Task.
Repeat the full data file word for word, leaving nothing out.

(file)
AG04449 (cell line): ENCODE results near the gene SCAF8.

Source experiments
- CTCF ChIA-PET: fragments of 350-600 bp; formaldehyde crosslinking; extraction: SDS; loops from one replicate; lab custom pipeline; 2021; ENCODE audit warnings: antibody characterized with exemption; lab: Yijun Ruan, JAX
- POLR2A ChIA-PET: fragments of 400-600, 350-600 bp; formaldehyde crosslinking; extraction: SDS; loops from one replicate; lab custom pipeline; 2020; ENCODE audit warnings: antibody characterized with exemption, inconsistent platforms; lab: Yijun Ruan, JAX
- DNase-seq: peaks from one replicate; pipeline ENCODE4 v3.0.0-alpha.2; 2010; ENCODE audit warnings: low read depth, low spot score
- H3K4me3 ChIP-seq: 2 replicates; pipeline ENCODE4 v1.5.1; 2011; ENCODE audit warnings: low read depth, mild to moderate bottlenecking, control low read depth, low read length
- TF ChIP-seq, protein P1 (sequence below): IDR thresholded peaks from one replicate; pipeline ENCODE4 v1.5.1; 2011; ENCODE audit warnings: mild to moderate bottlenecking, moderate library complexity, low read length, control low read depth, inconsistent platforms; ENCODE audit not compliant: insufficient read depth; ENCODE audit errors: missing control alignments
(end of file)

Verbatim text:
AG04449 (cell line): ENCODE results near the gene SCAF8.

Source experiments
- CTCF ChIA-PET: fragments of 350-600 bp; formaldehyde crosslinking; extraction: SDS; loops from one replicate; lab custom pipeline; 2021; ENCODE audit warnings: antibody characterized with exemption; lab: Yijun Ruan, JAX
- POLR2A ChIA-PET: fragments of 400-600, 350-600 bp; formaldehyde crosslinking; extraction: SDS; loops from one replicate; lab custom pipeline; 2020; ENCODE audit warnings: antibody characterized with exemption, inconsistent platforms; lab: Yijun Ruan, JAX
- DNase-seq: peaks from one replicate; pipeline ENCODE4 v3.0.0-alpha.2; 2010; ENCODE audit warnings: low read depth, low spot score
- H3K4me3 ChIP-seq: 2 replicates; pipeline ENCODE4 v1.5.1; 2011; ENCODE audit warnings: low read depth, mild to moderate bottlenecking, control low read depth, low read length
- TF ChIP-seq, protein P1 (sequence below): IDR thresholded peaks from one replicate; pipeline ENCODE4 v1.5.1; 2011; ENCODE audit warnings: mild to moderate bottlenecking, moderate library complexity, low read length, control low read depth, inconsistent platforms; ENCODE audit not compliant: insufficient read depth; ENCODE audit errors: missing control alignments